Tuesday, November 27, 2007

NWF Report On Climate Change and Great Lakes Water Resources

Nov 27: A new report by the National Wildlife Federation (NWF) indicates that global warming’s impacts on the Great Lakes will likely be exacerbated unless inadequate regional water laws are strengthened to prevent water diversion. The new report, Climate Change and Great Lakes Water Resources, warns that a warming climate is likely to reduce Great Lakes water supply while increasing water demand within the region. Further, as other regions suffer from water shortages and increased demand for water resources, they may look to divert Great Lakes water "to quench their thirst." Against this backdrop, the report concludes that the existing legal framework will not be enough to protect the Great Lakes.

Report co-author Noah Hall, an environmental law professor at Wayne State University Law School in Detroit said, “The Great Lakes are facing the one-two punch of global warming and water diversion. We have known for many years that existing laws are inadequate to protect the Great Lakes from diversions and overuse. Now we know that climate change is certain to put additional stress and pressure on the Great Lakes. Prompt passage of the Great Lakes Compact will go a long way toward mitigating the impacts of global warming while safeguarding a resource that millions of people depend on for their economy and way of life.”

Co-author Bret Stuntz, an attorney and geologist in Michigan said, “This report is a wakeup call. The threats are severe, and the solution is clear: The Great Lakes Compact is perfect for managing 20 percent of the world’s fresh surface water during a time of change in the region and across the United States.” NWF said the report comes as water shortages around the United States are increasing due to both insufficient water conservation policy and drought conditions, and as the specter of water diversion out of the Great Lakes has propelled the issue into the 2008 Presidential campaign.

Molly Flanagan, water program manager for the National Wildlife Federation’s Great Lakes office said, “Battles over water are not science fiction. They are occurring now in the United States and around the globe and they will only get worse. The Great Lakes region has an opportunity to be a leader in managing and protecting our water resources and to set an example for the rest of the country. We cannot afford to sit back and allow others to decide the fate of our Lakes. Now is the time to close the door on future water diversions and put our house in order by passing the Great Lakes Compact.”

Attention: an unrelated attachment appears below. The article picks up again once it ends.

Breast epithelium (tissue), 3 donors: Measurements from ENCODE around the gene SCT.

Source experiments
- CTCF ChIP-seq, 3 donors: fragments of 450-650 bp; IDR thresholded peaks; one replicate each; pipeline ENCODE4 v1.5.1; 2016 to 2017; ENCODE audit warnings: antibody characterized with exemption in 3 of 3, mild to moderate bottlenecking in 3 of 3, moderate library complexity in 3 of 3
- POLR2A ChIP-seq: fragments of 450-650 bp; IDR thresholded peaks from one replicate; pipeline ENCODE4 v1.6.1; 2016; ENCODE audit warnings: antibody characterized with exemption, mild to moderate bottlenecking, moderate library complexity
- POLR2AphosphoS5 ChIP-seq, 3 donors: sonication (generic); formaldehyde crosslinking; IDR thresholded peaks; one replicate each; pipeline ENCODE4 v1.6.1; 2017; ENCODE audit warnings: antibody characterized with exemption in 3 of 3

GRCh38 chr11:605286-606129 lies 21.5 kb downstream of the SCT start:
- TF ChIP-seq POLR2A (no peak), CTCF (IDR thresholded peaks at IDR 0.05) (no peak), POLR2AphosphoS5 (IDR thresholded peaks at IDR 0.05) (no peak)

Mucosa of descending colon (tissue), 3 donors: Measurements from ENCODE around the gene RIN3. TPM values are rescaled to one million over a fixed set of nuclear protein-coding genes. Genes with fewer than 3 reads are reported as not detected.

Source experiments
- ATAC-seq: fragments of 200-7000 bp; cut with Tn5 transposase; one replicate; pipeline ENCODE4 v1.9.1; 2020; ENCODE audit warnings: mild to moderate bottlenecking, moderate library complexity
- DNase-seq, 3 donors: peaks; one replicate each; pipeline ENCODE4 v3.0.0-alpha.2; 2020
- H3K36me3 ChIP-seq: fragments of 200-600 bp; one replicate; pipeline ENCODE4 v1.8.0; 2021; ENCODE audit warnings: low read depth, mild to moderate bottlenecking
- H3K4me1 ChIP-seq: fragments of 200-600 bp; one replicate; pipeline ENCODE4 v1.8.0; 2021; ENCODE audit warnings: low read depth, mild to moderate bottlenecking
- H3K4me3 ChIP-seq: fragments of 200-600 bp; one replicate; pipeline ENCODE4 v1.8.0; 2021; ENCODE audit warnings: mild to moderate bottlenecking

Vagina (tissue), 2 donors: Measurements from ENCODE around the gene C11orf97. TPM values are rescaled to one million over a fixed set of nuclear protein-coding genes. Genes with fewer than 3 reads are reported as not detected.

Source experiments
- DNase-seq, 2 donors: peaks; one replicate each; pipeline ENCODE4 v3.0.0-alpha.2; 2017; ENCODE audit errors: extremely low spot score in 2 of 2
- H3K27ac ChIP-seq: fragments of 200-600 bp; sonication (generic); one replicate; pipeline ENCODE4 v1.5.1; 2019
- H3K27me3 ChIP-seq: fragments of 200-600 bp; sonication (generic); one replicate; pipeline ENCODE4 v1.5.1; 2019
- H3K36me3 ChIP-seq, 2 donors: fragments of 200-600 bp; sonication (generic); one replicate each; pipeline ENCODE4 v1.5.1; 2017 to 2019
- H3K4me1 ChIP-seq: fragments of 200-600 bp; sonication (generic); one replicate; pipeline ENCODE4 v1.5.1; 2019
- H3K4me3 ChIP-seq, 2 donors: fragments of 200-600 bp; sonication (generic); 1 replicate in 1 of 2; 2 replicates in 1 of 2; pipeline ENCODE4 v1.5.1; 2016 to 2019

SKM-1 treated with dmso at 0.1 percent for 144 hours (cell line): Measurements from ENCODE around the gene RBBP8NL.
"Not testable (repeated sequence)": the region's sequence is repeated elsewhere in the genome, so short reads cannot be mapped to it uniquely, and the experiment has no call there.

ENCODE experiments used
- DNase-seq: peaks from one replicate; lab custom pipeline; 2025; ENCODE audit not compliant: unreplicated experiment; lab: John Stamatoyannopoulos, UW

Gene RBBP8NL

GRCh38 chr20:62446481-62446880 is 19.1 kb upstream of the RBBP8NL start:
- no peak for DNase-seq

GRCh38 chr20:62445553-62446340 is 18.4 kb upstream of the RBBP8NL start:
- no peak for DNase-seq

The report synthesizes the latest peer-reviewed science on global warming impacts to the Great Lakes and finds that warming temperatures will likely lower lake levels, help invasive species take hold, and lead to more sewer overflows. It examines current legal framework for protecting the Great Lakes and concludes that they are uniformly inadequate. The report recommends enactment of the Great Lakes-St. Lawrence River Basin Water Resources Compact (Great Lakes Compact), as an important step in improving Great Lakes water resource policy to meet the challenge of climate change. Once approved by each of the eight Great Lakes state legislatures and consented to by the U.S. Congress, the Great Lakes Compact will become legally binding and provide for joint management and increased protections for the Great Lakes.

Thus far, Minnesota and Illinois have adopted the Compact. The New York Assembly and Senate have passed the Compact and the legislation awaits concurrence from the Assembly which may happen yet this year. NWF says that legislation is moving forward in Indiana, Pennsylvania and Michigan and positive momentum for the Compact is building in each of the Great Lakes states.

Access a release from NWF that includes quotes from various Great Lakes state conservation groups (click here). Access the complete 44-page report (click here). Access the Council of Great Lakes Governors website on Compact Implementation Status for further details (click here). Access the WIMS new Great Lakes Environment Blog for additional information (click here).